House Bill 3032, sponsored by Representative Ana Hernandez, would require the Texas Supreme Court to adopt rules for “the prompt, efficient, and cost-effective resolution of an appeal in a civil action.” As drafted, the bill would require all courts of appeals and the Texas Supreme Court to issue a ruling within one year of an appeal being perfected for a final matter, and within three months for expedited or interlocutory appeals. If the appellate court does not issue a ruling within the deadline, the lower court’s decision would automatically be affirmed.
The Alliance for Texas Families, a non-profit group that advocates for middle- and low-income families, helped lobby for the bill, arguing that Texas residents with lower incomes often cannot afford to wait out the long appeal process. Honorable Wallace Jefferson, Chief Justice of the Texas Supreme Court, has voiced his concerns about the bill, arguing that the bill would arbitrarily uphold decisions that could be incorrect if the appellate court did not issue a timely ruling.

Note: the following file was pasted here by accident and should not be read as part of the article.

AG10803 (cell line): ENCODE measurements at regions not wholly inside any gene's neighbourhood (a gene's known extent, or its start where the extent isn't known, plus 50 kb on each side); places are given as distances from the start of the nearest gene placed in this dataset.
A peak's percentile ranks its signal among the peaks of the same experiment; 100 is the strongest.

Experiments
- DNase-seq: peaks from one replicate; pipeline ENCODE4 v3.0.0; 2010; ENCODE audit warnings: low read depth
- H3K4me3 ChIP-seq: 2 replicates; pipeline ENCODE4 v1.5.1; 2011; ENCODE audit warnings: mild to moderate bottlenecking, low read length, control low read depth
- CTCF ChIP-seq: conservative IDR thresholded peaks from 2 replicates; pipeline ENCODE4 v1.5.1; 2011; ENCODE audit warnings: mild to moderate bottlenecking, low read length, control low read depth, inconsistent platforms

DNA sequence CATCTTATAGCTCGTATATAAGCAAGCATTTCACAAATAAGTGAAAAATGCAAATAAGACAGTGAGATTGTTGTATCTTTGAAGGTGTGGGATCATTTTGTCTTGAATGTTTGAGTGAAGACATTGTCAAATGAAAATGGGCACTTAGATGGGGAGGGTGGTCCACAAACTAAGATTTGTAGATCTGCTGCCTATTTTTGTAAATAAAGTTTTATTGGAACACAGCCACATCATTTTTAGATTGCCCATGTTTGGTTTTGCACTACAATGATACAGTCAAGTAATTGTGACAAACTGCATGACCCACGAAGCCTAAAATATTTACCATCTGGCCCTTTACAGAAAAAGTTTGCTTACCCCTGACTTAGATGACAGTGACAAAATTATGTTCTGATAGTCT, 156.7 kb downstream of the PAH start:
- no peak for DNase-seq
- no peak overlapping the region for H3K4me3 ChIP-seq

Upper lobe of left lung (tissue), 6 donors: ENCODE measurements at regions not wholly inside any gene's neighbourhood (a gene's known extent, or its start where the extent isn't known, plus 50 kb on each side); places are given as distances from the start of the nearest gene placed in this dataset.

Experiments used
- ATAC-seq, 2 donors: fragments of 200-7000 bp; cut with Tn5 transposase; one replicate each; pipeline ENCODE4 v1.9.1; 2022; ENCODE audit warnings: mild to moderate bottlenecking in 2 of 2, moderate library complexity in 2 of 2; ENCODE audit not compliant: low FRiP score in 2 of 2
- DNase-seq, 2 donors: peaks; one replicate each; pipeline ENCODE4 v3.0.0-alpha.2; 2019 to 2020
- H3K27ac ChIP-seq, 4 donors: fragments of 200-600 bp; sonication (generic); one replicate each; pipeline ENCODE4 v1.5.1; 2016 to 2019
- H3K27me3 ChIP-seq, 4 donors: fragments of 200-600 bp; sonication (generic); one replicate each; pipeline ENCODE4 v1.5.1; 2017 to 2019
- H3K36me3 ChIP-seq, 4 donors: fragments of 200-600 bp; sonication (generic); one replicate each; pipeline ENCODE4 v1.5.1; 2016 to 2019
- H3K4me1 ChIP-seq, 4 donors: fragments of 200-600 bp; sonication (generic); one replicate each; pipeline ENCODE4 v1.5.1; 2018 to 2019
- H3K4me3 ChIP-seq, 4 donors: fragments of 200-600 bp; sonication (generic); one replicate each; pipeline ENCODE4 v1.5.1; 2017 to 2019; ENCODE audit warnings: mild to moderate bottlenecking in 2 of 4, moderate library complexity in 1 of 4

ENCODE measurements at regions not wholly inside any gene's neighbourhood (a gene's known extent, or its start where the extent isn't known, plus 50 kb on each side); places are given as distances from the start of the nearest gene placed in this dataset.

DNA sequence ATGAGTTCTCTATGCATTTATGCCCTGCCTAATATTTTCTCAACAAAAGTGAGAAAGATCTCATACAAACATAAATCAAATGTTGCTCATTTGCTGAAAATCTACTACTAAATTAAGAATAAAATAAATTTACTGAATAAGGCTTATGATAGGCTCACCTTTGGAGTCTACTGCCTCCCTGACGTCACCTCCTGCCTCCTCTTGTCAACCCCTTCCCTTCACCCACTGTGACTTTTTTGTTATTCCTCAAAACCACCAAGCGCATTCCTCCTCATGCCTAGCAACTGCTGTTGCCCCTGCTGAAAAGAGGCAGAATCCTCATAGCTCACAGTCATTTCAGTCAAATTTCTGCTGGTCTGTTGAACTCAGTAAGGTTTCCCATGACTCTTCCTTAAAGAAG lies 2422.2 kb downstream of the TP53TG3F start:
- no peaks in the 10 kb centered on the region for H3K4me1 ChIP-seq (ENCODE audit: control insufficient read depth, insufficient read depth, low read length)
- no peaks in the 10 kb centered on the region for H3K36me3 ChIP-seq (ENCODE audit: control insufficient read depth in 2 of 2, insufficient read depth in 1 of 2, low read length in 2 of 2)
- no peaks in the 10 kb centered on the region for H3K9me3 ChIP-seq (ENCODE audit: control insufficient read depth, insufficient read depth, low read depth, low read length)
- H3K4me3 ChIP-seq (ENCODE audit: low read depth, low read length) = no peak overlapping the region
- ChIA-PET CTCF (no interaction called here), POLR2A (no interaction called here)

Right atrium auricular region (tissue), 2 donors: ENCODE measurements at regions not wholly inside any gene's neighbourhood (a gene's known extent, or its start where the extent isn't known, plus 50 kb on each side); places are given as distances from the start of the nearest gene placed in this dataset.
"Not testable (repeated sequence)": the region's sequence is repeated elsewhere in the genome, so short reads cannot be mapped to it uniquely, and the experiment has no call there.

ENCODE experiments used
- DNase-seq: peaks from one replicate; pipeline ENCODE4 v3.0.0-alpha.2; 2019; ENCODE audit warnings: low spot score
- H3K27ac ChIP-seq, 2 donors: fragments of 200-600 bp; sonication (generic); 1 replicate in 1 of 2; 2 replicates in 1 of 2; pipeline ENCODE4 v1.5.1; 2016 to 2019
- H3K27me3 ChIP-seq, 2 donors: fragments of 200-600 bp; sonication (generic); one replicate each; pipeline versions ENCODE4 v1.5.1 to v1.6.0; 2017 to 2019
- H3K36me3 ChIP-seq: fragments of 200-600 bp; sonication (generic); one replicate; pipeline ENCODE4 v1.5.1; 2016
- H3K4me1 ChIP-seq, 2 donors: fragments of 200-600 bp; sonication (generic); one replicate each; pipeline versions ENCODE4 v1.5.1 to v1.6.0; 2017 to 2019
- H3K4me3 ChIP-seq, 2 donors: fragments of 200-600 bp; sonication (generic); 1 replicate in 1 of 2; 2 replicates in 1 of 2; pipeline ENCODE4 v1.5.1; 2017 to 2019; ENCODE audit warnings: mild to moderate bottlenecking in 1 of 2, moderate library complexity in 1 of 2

The bill comes at an interesting time, as the Texas Supreme Court just approved rules for expedited civil jury trials—rules that were opposed by both the Texas Trial Lawyers Association and the Texas Association of Defense Counsel. House Bill 3032 was filed on March 7, 2013 in the House; no votes are currently scheduled for the bill. The proposed text would give the Texas Supreme Court until May 1, 2014 to adopt rules to conform with the requirements.
This column is published for informational purposes only. It should not be construed as legal advice and is not intended to create an attorney client relationship. The views expressed are those of the author and do not necessarily reflect the views of the author’s law firm or its individual partners.